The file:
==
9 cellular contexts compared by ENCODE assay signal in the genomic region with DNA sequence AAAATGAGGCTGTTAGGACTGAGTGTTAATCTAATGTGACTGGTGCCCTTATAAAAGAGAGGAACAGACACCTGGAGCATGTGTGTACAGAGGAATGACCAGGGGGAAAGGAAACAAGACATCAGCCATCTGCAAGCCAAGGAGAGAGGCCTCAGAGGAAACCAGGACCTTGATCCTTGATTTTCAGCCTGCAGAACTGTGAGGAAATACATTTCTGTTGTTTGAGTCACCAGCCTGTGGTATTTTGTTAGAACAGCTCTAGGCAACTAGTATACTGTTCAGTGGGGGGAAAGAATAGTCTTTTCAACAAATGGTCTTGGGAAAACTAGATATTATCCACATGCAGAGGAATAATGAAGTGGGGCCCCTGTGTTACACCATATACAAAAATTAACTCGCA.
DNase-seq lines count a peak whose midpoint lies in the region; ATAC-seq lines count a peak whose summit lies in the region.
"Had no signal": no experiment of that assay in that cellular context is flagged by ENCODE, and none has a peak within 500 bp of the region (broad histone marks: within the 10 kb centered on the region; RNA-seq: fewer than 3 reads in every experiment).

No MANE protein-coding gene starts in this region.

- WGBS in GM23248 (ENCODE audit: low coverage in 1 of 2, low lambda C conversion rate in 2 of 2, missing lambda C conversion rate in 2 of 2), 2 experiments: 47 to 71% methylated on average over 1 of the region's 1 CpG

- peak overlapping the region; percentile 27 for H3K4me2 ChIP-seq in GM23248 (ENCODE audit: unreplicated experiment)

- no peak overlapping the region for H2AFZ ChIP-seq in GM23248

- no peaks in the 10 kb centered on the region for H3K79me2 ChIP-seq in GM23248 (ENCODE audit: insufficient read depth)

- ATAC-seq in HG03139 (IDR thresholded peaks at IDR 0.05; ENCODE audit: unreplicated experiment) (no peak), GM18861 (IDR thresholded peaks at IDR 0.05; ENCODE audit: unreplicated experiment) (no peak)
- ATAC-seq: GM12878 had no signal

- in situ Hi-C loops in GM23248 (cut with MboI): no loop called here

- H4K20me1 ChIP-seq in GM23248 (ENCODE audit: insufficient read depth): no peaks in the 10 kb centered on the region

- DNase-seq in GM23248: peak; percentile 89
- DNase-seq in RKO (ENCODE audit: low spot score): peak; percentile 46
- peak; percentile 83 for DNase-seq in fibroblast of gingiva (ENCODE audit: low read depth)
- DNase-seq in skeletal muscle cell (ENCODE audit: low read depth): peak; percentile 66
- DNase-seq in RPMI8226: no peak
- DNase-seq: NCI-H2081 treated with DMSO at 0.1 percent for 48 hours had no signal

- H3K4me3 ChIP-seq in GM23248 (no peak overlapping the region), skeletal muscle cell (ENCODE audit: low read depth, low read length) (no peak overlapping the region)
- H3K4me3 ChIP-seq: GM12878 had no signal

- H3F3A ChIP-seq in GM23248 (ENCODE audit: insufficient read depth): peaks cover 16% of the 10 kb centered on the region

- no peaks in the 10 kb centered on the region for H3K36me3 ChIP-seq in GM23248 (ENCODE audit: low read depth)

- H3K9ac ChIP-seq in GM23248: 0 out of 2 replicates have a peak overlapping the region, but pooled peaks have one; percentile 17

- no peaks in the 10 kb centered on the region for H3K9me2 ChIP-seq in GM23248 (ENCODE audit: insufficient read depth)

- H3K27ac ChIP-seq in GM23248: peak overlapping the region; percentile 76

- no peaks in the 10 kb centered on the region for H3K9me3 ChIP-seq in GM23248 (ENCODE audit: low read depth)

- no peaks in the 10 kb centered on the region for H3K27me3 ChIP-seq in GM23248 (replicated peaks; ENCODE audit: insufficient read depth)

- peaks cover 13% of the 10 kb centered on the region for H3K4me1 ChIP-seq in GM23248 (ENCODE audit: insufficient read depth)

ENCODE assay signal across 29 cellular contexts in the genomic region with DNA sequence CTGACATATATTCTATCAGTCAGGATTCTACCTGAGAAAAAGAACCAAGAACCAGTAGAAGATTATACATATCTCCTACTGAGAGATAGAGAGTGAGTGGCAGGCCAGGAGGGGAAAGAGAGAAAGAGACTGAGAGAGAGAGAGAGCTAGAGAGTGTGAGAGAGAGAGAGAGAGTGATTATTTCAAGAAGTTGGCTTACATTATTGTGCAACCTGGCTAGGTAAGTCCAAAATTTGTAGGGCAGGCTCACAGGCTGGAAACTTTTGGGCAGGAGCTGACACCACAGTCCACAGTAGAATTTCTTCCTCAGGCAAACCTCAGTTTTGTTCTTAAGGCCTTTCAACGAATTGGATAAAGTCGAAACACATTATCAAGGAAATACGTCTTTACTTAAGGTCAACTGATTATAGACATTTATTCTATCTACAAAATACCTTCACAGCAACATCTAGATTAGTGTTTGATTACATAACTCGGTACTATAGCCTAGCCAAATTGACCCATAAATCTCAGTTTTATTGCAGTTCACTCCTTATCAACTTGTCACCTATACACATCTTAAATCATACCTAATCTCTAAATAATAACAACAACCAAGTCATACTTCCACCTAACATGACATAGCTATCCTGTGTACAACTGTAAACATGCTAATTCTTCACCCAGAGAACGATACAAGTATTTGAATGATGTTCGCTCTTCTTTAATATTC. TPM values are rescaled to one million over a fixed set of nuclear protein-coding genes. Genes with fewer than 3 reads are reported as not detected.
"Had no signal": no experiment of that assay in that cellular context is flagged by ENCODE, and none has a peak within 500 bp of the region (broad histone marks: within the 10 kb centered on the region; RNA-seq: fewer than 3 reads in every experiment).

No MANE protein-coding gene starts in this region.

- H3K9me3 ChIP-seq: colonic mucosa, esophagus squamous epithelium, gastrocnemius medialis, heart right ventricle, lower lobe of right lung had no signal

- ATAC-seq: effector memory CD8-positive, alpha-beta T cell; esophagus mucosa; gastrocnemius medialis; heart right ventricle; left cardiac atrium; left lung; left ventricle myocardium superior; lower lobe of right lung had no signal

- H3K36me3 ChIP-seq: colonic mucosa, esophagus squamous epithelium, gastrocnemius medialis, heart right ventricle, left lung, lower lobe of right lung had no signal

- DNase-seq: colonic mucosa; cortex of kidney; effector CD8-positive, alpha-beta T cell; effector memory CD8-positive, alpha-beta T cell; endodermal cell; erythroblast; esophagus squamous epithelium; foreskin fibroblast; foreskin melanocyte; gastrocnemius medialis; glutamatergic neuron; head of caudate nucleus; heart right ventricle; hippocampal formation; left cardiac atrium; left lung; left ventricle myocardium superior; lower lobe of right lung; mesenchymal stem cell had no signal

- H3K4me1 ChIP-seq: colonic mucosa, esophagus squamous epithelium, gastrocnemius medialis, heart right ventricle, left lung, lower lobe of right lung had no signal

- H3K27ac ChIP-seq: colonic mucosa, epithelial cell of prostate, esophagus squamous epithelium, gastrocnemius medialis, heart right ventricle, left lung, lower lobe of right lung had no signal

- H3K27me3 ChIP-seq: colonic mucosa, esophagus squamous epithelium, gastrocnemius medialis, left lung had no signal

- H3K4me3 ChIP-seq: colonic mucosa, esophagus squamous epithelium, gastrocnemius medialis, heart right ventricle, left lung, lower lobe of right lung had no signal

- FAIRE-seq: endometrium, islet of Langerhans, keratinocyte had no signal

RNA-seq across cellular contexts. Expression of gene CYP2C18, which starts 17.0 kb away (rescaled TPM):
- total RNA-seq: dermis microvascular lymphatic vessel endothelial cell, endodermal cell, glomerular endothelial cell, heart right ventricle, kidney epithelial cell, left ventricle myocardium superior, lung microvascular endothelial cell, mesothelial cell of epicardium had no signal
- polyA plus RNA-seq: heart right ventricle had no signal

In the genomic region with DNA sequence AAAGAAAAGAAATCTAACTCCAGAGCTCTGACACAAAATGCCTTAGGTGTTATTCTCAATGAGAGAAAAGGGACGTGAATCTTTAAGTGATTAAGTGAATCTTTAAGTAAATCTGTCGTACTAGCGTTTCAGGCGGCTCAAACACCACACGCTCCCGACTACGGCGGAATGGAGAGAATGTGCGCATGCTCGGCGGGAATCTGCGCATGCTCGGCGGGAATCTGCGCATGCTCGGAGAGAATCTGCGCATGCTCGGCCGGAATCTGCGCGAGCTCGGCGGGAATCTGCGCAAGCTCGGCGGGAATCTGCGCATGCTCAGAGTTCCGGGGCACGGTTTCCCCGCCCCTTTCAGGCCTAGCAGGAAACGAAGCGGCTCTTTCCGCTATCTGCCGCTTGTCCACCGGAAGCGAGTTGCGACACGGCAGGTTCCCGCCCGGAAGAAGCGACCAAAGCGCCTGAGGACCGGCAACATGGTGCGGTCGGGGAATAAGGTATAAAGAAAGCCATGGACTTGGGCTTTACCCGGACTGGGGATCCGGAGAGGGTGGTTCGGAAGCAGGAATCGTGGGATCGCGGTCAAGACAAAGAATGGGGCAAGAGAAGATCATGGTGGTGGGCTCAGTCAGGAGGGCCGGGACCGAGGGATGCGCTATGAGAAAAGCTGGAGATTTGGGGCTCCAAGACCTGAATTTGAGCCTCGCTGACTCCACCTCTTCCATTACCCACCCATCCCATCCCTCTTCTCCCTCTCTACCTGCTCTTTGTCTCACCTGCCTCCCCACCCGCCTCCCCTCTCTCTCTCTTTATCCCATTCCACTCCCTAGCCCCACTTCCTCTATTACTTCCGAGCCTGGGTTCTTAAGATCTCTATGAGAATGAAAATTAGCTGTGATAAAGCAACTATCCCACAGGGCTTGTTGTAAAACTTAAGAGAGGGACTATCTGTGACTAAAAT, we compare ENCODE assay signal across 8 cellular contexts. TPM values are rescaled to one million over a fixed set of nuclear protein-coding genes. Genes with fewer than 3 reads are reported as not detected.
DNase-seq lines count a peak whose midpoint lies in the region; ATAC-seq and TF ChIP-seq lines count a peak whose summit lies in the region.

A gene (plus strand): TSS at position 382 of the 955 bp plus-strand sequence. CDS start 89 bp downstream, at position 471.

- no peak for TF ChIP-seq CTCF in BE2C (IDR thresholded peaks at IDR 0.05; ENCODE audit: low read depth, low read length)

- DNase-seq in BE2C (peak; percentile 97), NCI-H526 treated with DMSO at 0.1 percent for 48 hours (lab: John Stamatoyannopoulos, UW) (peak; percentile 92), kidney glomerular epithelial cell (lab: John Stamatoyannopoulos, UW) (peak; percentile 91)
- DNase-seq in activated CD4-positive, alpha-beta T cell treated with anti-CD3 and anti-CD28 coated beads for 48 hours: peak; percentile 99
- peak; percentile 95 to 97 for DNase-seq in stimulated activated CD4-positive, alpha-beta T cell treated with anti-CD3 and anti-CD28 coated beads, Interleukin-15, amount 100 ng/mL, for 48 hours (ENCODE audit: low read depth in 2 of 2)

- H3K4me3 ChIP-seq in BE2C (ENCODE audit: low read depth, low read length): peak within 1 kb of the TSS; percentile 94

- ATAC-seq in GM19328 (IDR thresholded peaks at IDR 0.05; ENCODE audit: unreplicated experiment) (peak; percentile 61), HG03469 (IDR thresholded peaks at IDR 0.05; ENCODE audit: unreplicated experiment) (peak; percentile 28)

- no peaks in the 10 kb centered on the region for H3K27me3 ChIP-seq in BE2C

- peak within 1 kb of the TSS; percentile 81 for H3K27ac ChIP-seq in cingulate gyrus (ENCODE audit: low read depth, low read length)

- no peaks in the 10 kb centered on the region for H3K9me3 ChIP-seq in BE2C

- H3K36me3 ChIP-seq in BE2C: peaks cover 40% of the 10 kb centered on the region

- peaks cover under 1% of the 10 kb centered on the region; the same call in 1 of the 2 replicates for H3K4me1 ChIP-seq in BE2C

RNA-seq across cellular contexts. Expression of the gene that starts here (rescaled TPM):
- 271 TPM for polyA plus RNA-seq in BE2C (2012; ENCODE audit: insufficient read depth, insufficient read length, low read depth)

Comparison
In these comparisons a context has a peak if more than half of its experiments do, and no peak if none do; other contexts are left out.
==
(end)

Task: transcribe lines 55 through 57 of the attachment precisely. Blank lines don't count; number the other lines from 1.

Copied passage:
- no peaks in the 10 kb centered on the region for H3K9me3 ChIP-seq in BE2C

- H3K36me3 ChIP-seq in BE2C: peaks cover 40% of the 10 kb centered on the region

- peaks cover under 1% of the 10 kb centered on the region; the same call in 1 of the 2 replicates for H3K4me1 ChIP-seq in BE2C